– He is Liberia’s first official Millionaire
For sometimes now a major topic of discussion has been the need for President George Manneh Weah, who became a millionaire long before coming into the political arena to spearhead officials of his government, to officially declare their assets, as usually done by Presidents and Heads of States in most African countries.
It is becoming a controversial issue whether Presidents and Ministers of governments especially in developing countries declaring their assets will ever serve as a deterrent for them not to engage in corruption practices while in office, as ministers and other appointed officials in the executive branch of government who have declared their assets can sometimes turn out to be among the most corrupt.President Weah stands out unique, as the first Liberian president to officially come to power already a millionaire. Others only became millionaires while in office and after they have declared their assets if ever were asked by the public to do so. The joke around is that the only Liberian that has become a globally recognized millionaire in the private sector, with nothing to do with public funds has been Ambassador George Weah.
President Samuel Kanyon Doe who came to power in a bloody military coup that claimed the lives of 68 people after the official count on the grounds of the Executive Mansion on April 12, 1980 came to power with abject poverty as a Master Sergeant in the Armed Forces of Liberia (AFL).
In fact Doe was on his hustle as an illicit diamond miner in the Bomi Hills area while his wife Nancy was a charcoal seller at the Rally Time Market prior to toppling the government on eve of April 12. Either he declared assets or not, what is true is that he was already unofficially a millionaire before his untimely death in September 1990.
Liberia’s 19th President, William R. Tolbert Jr was also never officially a millionaire up to the time of his death on April 12, 1980. His assets he left were not enough to consider him a millionaire. His late brother Finance Minister Stephen A. Tolbert, was on the way of becoming Liberia’s first millionaire from the Mesurado Group of companies in the private business sector. His business ventures compromised his status as Finance Minister. He died in a plane crash.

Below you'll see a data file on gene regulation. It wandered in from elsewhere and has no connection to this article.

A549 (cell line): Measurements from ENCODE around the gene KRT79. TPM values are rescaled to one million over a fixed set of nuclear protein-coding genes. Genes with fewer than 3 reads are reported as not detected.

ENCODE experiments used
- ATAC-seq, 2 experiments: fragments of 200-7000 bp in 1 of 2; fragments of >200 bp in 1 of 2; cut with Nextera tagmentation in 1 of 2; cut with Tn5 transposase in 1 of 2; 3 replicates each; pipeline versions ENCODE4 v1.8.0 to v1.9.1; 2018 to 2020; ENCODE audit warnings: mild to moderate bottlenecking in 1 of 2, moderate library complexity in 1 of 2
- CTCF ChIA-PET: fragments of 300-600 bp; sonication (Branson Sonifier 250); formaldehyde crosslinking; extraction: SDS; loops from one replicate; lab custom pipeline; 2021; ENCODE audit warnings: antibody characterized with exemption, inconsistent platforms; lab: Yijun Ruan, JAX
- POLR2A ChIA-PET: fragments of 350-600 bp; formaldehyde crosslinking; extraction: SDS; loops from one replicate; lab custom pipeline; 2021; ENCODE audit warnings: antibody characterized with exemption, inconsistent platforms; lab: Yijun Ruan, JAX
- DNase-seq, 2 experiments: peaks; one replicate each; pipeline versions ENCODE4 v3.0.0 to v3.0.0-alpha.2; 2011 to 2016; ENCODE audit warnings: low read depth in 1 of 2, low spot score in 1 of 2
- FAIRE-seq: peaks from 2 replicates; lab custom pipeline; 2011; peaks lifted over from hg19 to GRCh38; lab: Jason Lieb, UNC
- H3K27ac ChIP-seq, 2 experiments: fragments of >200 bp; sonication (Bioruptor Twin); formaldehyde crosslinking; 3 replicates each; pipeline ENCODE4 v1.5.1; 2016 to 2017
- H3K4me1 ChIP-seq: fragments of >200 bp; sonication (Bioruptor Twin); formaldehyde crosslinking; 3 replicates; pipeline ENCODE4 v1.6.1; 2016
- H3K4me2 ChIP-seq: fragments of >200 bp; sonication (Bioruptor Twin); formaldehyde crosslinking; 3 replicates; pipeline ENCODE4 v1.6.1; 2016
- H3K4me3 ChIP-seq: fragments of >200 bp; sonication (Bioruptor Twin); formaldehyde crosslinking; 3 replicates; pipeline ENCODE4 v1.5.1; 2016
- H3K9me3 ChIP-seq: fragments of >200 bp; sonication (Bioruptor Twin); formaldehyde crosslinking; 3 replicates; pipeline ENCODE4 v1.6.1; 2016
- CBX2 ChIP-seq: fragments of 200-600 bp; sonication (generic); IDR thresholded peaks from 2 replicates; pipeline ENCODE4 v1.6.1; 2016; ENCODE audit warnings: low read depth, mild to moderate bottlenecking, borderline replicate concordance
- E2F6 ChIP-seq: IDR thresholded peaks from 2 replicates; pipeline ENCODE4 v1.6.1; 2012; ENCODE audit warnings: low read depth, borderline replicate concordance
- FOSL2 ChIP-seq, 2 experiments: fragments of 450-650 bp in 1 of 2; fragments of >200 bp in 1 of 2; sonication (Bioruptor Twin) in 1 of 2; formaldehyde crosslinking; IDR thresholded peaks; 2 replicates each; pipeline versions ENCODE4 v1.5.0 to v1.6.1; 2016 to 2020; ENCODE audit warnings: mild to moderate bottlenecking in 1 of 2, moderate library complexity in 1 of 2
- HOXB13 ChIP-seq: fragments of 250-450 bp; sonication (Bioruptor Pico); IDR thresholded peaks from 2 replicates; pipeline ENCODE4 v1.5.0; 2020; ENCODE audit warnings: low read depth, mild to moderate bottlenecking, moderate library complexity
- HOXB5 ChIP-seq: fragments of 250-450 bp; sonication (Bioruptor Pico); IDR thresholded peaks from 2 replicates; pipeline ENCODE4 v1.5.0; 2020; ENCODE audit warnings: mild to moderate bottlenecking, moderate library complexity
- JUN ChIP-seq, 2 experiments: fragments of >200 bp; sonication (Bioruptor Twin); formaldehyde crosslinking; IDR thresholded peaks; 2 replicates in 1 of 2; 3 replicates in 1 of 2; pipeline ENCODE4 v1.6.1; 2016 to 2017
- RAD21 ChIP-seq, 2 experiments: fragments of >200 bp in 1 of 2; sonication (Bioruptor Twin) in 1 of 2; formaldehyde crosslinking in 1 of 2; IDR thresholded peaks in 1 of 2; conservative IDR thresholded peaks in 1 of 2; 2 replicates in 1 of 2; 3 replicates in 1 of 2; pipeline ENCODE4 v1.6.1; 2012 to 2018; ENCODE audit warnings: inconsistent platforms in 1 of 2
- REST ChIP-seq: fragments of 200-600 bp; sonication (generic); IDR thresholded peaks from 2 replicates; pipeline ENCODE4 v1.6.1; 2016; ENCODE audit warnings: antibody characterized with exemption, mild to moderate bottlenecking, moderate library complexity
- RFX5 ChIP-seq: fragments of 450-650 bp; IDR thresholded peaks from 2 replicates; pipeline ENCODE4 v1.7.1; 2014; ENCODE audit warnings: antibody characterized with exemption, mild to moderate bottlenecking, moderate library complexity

President William V.S. Tubman, one of Liberia’s longest serving President as he ruled for 27 unbroken years from 1944 to 1971 can equally not be officially considered a millionaire up to the time that he died in a London Clinic in Britain. He however laid the foundations of several significant development landmarks in Liberia today especially in the areas of health, education, roads, local government administration and infrastructure.
Liberia’s First President Joseph Jenkins Roberts was also never a millionaire although he ruled the country on two different terms. History recounts that he was one of the few settlers from America who came to Liberia after completing a Bachelors degree in the United States of America, something that gave him an edge over other settlers of the American Colonization Society. His brother was a farmer but was not considered a millionaire.
It is therefore hoped that President George Manneh Weah will make good on his promise to adopt zero tolerance to corruption, by ensuring transparency and to ensure the full implementation of government projects earmarked, or in the implementation stage in partnership with the international community and other stakeholders, so that Liberia can move up a step further and on the UNDP’s Annual development Index.